they reported some of the record low levels for underage drinking, drug abuse, skipping schools and problems at home. What they instead said is their main
source of extreme anxiety are the extreme demands of perfection
that surround them. So this is a new problem and one that we
don’t really know how to meet yet. Girls feel they have to be perfect
in almost all areas of life whether it’s beauty, body, fashion
or the relationship to their friends and family. And why shouldn’t they? Girls who consume
media are going to be influenced by stereotypical images of uniformly
beautiful, obsessively thin objects of male desire. Professional women are far
less visible than their male counterparts and the biggest social
media apps in Norway among teenage girls are Instagram, Facebook and Snapchat–
apps which people mostly used to brag about their looks
and their accomplishments. Norwegian teenagers are in the world top
when it comes to internet usage. This means that for multiple hours a day
they are bombarded with other peoples’
external perfection. This is the reality they see and several
international studies now show that girls who are frequent users of media
also have the most negative opinion about their gender. This means that Norwegian girls may be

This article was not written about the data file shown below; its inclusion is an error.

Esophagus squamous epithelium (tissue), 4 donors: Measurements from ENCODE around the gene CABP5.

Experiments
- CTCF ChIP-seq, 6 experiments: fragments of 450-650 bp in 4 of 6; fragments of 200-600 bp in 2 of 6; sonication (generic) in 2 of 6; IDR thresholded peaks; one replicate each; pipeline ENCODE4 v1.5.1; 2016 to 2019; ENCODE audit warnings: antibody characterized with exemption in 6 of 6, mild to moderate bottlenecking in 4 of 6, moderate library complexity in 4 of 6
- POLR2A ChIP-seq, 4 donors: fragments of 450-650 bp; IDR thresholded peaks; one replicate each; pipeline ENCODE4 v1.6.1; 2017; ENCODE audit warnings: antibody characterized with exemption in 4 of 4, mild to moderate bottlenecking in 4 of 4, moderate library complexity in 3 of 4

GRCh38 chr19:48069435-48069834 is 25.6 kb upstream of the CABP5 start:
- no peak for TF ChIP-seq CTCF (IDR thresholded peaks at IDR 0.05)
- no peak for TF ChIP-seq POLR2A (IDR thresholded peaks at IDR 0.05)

far less free than what we might think they are, because they are growing up in
a media reality that depresses them, restrains them and potentially
makes them sick. At least me and my friends got to finish
Junior High before Internet became such an integral part of our life
as it is for kids growing up today. You might question if what i’m talking
about actually has such a huge impact on teens today, but in my work I spent a
considerable amount traveling around to school talking to youth about these issues
and every single visit they confirm that the media images’ ideals are something
that they struggle with. It’s overwhelming and it affects their self-image. A lot of
the time, they said they also feel like grown-ups expect them to be media
professionals, that they somehow instinctively know that photos are being
retouched and that ideals are often constructed to make us feel bad. So we spend money on time
and stuff we don’t need. And because we have taken this for
granted while at the same time giving kids enormous access to media We are now seeing the negative effect
it’s having especially on young girls. Instead of rioting against authorities,